Kellogg Chronicles: Four Ways to Challenge Anti-Black Racism Using Design

Global Hub at Northwestern University’s Kellogg School of Management

Anti-Black racism is an insidious problem in this country. It is steeped within the systems that many of us take for granted, ones often unseen by the privileged majority. For Black business students who have experienced overt and covert racism – both in the world and in the workplace – it is an unignorable reality.

As the first pair of Black co-presidents to lead the Innovation and Design Association at Kellogg School of Management, we believe that it is time for action to address and correct the lack of representation within our industry, and share ways that other MBA students can do the same.

That starts with design thinking, a process for human-centered problem-solving used to create innovative products, services, and systems. Now is the ideal time to leverage design and innovation to tackle societal issues that have stemmed from years of systematic inequality.

Here are four concrete ways we can use design to challenge anti-Black racism:

Marvin Harris, Kellogg School of Management, Class of 2021

1. Understand the design of anti-Black systems

Taking action begins with the admission that systems within our society that generate and sustain oppression are by design. For centuries, the structural inequality in healthcare, housing, education, and other systems have defined Blackness as marginal.

Consider the healthcare system and the disproportionate impact that COVID-19 has had on Black communities. An empathy-led approach would have designers deep-dive with Black COVID-19 patients, discover how they feel about quality of care and resources available (or lack thereof), and design solutions that prioritize their individual needs. However, to fully combat anti-Black racism, the goal should not just be to humanize their experience, but to also confront biases that leave us blind to the policies and narratives that buttress a racist system. Doing so will reveal “insights” that yield intentionally-designed equitable solutions.

Design at its core is about understanding the depths of the human experience in order to solve the world’s most challenging problems, like anti-Black racism. Continue to look for ways to collaborate with other creative and strategic designers to dismantle the systems that hinder the Black identity.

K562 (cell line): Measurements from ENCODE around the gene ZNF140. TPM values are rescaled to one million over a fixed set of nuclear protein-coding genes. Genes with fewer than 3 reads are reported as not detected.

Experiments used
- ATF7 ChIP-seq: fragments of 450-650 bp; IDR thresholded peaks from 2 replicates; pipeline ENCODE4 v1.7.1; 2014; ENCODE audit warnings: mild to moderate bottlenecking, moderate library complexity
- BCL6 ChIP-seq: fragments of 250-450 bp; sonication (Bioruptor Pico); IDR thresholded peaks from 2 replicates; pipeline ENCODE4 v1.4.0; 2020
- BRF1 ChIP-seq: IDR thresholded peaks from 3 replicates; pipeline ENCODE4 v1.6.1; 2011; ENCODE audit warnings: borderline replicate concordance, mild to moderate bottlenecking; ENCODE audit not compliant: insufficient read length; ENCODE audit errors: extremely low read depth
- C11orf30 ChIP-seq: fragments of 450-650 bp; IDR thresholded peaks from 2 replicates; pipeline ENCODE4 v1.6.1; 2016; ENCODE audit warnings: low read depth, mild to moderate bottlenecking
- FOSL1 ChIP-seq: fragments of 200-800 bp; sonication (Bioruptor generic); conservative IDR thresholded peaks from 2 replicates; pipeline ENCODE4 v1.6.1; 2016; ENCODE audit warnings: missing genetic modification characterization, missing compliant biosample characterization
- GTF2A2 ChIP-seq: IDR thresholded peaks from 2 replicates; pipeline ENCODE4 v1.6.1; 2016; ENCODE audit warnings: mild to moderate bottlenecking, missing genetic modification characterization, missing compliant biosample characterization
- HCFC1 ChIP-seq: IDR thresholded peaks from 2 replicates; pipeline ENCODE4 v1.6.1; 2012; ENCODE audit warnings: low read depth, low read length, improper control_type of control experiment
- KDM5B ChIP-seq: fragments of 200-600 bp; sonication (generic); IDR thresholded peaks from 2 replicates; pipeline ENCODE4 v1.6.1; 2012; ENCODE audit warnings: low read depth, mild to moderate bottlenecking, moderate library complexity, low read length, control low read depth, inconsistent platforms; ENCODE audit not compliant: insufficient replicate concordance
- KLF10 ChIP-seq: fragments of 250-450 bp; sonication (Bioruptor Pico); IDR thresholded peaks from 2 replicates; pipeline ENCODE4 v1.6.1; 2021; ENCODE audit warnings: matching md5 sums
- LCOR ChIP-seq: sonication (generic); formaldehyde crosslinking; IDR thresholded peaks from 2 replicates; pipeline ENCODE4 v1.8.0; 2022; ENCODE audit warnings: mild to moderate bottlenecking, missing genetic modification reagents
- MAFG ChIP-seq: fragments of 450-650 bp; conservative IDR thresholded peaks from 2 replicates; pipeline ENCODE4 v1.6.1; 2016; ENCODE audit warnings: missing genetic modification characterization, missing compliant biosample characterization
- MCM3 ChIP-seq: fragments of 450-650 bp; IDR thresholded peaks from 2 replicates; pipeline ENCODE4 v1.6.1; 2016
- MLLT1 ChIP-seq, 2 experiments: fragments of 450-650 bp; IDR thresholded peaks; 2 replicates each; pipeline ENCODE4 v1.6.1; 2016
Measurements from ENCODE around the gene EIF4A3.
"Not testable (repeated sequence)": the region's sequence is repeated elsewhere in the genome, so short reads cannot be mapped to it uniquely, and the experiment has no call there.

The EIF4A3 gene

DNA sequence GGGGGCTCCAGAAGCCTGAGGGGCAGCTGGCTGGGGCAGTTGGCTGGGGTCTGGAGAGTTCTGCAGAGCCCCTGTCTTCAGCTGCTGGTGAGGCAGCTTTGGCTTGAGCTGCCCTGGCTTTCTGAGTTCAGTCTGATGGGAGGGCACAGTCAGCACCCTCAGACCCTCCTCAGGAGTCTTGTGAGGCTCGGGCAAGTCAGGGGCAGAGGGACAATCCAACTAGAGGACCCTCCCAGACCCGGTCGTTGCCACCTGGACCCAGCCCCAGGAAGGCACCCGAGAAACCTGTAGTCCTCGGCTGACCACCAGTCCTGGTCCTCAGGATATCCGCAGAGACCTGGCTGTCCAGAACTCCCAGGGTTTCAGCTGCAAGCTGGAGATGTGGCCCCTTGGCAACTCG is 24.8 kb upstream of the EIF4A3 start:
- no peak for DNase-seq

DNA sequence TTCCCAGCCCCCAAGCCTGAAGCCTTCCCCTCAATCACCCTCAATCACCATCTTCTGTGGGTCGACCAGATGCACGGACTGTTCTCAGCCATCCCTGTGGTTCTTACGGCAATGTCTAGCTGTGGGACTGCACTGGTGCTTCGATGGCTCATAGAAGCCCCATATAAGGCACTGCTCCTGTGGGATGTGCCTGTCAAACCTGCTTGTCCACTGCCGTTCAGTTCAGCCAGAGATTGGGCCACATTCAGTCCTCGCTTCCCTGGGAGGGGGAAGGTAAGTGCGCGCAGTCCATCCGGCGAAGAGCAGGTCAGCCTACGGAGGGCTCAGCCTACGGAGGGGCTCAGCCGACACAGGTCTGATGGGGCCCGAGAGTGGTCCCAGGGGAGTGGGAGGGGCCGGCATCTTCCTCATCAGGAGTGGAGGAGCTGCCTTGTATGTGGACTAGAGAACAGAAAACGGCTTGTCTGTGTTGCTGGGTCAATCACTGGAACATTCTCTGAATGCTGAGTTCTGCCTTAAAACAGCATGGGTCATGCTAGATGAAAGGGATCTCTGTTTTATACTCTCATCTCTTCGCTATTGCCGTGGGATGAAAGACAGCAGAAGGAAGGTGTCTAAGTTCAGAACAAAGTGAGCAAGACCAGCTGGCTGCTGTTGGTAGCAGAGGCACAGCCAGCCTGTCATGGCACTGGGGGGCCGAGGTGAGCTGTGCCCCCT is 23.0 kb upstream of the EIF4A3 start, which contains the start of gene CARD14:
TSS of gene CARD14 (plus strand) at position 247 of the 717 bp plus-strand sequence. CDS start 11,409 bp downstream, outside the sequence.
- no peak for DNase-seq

One of our favorite examples of equity-centered design in action is the Creative Reaction Lab, which employs this model to catalyze Black and Latinx youth to design interventions that will dismantle structural racism. In September 2019, Creative Reaction Lab convened 25 Black and Latinx youth to develop interventions to address gun violence in the St. Louis region. Their theory of change can serve as a model for all designers.

2. Challenge empathy bias in the design thinking process

Empathizing—the ability to see the world through other people’s eyes, feel what they feel, and experience things as they do—is the first and most fundamental step in the design thinking process. However, our ability to empathize is often biased by our personal connections, beliefs, and perceptions. Further, our empathy often ignores the situational context that impacts broader communities and populations, leaving less room for designers to grapple with the systemic structures that reinforce inequality.

As you enter business school and begin to tackle assignments, challenges, and competitions, consider how using an empathy-led approach and designing solutions that prioritize marginalized groups’ individual needs, would be beneficial. Participating in case competitions is a great way to flex your empathy skills. For example, Microsoft holds a yearly Community Impact Pitch-off, where participants pitch ideas to solve some of their local communities’ most challenging problems. Applying an inclusive empathy-driven approach here will not only set you apart but also contribute to a lasting and meaningful impact for all community stakeholders.